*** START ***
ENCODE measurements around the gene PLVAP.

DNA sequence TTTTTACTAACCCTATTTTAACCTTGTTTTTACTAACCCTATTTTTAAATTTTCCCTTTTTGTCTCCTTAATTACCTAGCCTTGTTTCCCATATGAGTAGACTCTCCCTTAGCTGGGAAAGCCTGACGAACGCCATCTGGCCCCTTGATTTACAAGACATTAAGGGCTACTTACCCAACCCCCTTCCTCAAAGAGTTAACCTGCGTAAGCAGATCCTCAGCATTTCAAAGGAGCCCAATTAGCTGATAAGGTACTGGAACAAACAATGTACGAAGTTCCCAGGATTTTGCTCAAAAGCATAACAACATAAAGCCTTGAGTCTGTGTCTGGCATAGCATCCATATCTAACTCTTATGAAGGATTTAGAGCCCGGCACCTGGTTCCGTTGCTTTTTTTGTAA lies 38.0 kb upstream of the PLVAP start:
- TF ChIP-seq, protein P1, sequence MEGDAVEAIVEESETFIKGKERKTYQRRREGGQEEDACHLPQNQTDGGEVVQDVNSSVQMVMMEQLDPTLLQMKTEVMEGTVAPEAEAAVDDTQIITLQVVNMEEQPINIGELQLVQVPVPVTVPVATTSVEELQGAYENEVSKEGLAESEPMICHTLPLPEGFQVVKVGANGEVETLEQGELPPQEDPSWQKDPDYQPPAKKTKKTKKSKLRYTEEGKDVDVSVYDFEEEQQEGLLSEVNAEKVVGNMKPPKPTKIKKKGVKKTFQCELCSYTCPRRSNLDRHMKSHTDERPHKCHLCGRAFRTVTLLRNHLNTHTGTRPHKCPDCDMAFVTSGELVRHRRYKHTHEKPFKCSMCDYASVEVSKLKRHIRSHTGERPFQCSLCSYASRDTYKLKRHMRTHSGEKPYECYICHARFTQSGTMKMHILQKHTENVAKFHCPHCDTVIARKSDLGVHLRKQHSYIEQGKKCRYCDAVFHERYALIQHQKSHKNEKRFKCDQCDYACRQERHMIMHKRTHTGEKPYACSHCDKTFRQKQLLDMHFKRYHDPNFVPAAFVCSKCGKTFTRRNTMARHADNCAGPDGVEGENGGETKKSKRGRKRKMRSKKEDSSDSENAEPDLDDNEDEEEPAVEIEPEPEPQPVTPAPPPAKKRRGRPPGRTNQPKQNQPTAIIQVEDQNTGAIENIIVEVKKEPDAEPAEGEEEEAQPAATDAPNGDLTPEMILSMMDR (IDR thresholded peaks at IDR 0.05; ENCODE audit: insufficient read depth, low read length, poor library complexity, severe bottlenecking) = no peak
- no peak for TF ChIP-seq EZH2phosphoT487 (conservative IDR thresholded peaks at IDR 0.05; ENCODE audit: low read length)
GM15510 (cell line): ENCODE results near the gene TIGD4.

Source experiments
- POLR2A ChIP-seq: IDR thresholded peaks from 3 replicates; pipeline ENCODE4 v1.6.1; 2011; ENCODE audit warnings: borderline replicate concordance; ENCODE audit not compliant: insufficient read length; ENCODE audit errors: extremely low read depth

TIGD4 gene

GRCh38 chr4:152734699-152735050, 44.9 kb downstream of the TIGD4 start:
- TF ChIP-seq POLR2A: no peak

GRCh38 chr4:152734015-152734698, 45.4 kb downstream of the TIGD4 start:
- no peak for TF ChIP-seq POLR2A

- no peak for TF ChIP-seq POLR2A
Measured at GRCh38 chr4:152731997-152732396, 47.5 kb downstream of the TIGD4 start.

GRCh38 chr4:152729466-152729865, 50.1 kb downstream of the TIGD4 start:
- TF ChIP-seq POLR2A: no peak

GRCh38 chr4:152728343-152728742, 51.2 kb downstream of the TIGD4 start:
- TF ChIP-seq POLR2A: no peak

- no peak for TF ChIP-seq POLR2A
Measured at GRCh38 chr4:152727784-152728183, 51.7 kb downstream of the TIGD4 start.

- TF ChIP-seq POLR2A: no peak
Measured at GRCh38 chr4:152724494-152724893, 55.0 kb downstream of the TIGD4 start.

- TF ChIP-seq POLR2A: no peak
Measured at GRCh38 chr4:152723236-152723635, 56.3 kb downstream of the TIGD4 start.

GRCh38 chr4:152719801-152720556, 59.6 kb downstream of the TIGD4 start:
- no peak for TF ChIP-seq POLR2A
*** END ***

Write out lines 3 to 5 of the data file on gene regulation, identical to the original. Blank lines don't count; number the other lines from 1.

- TF ChIP-seq, protein P1, sequence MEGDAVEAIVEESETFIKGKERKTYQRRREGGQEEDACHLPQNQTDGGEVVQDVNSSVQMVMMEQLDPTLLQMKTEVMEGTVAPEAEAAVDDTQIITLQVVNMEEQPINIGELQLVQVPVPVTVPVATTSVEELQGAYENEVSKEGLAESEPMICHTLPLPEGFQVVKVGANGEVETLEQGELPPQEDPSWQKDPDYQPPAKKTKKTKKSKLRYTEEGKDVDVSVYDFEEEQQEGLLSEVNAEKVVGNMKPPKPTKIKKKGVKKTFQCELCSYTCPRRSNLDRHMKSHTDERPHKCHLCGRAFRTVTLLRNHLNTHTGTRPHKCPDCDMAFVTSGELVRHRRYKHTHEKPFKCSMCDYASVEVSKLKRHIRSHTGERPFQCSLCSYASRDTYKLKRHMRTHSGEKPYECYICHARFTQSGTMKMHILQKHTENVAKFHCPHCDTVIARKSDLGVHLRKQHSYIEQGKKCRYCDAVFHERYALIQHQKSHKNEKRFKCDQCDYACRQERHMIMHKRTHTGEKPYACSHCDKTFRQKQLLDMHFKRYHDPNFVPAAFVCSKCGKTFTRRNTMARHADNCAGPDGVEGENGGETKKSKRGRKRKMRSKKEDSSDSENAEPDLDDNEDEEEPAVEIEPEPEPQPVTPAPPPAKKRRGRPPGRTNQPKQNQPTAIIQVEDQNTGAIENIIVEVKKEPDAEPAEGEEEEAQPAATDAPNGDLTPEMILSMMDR (IDR thresholded peaks at IDR 0.05; ENCODE audit: insufficient read depth, low read length, poor library complexity, severe bottlenecking) = no peak
- no peak for TF ChIP-seq EZH2phosphoT487 (conservative IDR thresholded peaks at IDR 0.05; ENCODE audit: low read length)
GM15510 (cell line): ENCODE results near the gene TIGD4.